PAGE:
FSM Information Services
Citizens of the FSM Applying for REAL ID Driver’s Licenses: You Need Your I-94 and Your FSM Passport
PALIKIR, Pohnpei—On September 3rd, 2019, the United States Government through the Department of Homeland Security (DHS) issued a directive relating to the REAL ID Act of 2005 and its subsequent amendment in December 2018. This internal regulation changes the requirements for presenting an identity document in order to receive a REAL ID compliant driver’s license. Citizens of the Federated States of Micronesia (FSM) will require their FSM passport along with an I-94 form when applying for these licenses, as the amendment has added these documents to the list of acceptable documents that establish identity for purposes of obtaining a REAL ID compliant driver’s license.
In 2005, the U.S. Congress passed the REAL ID Act of 2005, which provides requirements for individuals when applying for REAL ID-compliant drivers license and identifications. While the intent of the U.S. Congress was to exempt the citizens of the FSM, the Republic of Palau (ROP), and the Republic of the Marshall Islands (RMI), from the various requirements of the law, its subsequent implementation by DHS proved to be difficult for the citizens of the three countries. Citizens were subjected to other impediments including issuance of temporary licenses and ID for a renewable term of one year.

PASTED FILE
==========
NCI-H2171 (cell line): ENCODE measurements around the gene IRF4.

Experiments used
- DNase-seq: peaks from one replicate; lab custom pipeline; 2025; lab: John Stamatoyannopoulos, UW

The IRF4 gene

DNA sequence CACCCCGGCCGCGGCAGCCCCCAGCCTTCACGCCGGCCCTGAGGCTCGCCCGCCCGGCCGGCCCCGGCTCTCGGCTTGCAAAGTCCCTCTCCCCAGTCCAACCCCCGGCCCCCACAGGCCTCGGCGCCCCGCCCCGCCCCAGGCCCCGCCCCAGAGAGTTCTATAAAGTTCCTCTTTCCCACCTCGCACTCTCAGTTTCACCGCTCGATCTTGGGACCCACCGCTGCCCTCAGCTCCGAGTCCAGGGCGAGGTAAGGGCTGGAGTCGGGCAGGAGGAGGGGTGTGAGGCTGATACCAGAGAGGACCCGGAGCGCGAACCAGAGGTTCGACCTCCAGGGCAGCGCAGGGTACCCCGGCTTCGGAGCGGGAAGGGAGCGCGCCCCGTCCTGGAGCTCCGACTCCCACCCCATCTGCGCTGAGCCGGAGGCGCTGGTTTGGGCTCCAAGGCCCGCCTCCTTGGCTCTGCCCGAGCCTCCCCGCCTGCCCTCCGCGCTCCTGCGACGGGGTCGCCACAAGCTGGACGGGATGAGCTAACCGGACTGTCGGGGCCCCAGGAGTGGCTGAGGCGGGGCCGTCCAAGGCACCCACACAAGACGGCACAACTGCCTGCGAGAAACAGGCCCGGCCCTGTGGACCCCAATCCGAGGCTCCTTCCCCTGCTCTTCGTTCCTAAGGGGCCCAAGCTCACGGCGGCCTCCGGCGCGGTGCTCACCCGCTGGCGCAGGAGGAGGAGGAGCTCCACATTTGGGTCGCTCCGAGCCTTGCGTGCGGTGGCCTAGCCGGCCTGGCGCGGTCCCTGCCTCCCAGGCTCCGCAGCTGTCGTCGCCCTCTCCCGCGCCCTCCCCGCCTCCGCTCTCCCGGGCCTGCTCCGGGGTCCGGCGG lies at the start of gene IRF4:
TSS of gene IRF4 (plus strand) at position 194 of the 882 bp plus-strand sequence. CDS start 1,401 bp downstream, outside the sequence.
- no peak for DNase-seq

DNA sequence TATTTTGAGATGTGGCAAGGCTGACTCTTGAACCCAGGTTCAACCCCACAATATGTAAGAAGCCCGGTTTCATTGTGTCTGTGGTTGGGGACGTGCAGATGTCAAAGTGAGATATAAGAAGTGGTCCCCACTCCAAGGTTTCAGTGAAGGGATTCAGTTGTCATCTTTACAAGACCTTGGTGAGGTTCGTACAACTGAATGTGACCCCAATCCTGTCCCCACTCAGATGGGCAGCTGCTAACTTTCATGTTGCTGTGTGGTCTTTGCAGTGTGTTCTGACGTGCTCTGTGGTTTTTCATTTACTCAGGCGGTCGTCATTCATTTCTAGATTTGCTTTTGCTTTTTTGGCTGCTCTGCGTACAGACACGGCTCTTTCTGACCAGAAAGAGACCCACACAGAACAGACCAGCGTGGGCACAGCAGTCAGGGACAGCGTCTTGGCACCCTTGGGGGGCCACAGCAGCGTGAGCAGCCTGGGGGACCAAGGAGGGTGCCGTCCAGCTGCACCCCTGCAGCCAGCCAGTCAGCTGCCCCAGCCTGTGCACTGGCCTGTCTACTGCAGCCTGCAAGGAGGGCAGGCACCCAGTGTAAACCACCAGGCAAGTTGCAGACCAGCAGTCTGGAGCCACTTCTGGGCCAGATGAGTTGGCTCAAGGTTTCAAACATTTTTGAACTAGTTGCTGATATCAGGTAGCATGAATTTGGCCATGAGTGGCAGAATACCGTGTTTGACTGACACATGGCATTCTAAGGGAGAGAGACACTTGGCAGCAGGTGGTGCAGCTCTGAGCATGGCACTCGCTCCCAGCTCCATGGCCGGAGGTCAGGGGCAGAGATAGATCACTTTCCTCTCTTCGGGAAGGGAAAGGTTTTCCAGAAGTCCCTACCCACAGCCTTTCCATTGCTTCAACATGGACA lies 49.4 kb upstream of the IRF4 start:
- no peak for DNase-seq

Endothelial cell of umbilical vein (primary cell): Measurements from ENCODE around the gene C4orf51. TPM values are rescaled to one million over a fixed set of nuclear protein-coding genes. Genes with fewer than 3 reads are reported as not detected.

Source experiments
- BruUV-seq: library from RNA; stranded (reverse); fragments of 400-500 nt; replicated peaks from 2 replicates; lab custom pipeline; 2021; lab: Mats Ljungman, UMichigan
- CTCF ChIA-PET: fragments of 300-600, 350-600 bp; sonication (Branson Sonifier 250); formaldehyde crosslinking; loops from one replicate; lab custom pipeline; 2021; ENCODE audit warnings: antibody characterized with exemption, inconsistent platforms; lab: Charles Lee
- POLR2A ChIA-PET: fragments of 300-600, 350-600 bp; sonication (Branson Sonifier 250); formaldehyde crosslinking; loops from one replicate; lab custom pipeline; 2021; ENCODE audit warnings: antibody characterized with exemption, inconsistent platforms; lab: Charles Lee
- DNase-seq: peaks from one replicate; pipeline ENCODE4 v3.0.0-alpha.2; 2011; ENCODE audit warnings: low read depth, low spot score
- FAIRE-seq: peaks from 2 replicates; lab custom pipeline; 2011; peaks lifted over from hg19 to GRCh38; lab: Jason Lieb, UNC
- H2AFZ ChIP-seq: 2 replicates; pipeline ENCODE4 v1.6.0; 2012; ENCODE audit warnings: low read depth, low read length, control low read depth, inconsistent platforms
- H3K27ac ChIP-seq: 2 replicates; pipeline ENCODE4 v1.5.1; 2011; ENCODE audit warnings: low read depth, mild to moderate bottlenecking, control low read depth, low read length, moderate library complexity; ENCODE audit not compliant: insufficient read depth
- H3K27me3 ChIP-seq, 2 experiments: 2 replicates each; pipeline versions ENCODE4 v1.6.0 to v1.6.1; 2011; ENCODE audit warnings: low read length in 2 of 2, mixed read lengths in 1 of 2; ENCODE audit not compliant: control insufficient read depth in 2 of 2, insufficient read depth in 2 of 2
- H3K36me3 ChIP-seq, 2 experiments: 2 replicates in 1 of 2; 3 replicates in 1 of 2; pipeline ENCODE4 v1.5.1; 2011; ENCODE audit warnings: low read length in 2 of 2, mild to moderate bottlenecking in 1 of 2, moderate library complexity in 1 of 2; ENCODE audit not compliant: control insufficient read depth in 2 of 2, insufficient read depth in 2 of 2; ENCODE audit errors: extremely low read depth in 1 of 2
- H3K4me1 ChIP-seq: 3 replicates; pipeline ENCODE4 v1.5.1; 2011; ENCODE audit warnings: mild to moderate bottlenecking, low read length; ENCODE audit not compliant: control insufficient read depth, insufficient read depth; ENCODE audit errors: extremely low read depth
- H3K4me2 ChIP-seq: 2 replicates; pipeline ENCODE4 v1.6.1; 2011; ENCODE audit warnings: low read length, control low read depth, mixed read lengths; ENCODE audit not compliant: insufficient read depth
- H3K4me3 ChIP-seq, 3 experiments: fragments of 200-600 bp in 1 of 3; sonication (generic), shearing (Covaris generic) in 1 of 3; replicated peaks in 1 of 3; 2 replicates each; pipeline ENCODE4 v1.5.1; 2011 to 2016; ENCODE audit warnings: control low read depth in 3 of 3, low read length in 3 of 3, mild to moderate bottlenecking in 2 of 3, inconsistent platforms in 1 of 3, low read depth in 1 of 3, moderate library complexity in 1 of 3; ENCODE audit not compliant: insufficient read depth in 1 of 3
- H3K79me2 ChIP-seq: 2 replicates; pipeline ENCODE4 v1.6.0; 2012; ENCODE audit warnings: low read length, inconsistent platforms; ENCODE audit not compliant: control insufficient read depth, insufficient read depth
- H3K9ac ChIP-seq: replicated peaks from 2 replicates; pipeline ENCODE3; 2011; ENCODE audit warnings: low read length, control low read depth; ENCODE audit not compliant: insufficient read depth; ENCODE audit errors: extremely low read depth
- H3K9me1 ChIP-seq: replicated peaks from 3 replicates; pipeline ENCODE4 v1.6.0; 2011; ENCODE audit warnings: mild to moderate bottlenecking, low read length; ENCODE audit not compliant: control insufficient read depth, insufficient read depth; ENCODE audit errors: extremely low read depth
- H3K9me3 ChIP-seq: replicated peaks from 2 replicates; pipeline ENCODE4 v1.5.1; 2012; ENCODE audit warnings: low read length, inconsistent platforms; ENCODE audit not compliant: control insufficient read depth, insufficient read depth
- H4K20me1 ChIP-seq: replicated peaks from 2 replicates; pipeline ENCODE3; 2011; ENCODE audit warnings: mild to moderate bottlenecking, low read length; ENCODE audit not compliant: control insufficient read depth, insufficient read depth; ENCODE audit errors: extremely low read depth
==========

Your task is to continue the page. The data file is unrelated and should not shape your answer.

In December 2018, the U.S. Congress passed, and U.S. President Donald J. Trump signed, the REAL ID Act Modification for the Freely Associated States Act, an amendment to the 2005 law to further clarify the intent of the law with respect to citizens of the three countries. Citizens, however, became victims in the language of the law, which required visas as one of the three requisites to obtain REAL IDs. Under the terms of the Compact of Free Association (COFA), as Amended, citizens of the FSM, ROP, and RMI may enter the United States visa-free, thus the visa requirement became even more problematic.
On Tuesday, September 3rd, 2019, the U.S. DHS announced an amendment to its regulations concerning the requirements for presenting an identity document in order to receive a REAL ID compliant driver’s license. This amendment adds an FSM passport with an I-94 form to the list of acceptable documents that establish identity for purposes of obtaining a REAL ID compliant driver’s license.
Specifically, DHS has designated “an unexpired foreign passport and valid Form I-94 (Arrival-Departure Record) as acceptable identity documentation for purposes of obtaining a REAL ID driver’s license or identification card for eligible citizens of the Federated States of Micronesia, the Republic of Palau, and the Republic of the Marshall Islands.” This amendment corrects an earlier regulation that had determined that FSM citizens needed to obtain an Employment Authorization Document (EAD) in order to establish identity for the purposes of obtaining a REAL ID compliant driver’s license. This amendment was issued the same day as a second amendment to DHS rules that DHS announced earlier on Tuesday, which clarifies that FSM citizens do not have “temporary lawful status” in the United States, and are therefore eligible to obtain driver’s licenses that are valid for up to eight years (which is the same for U.S. citizens).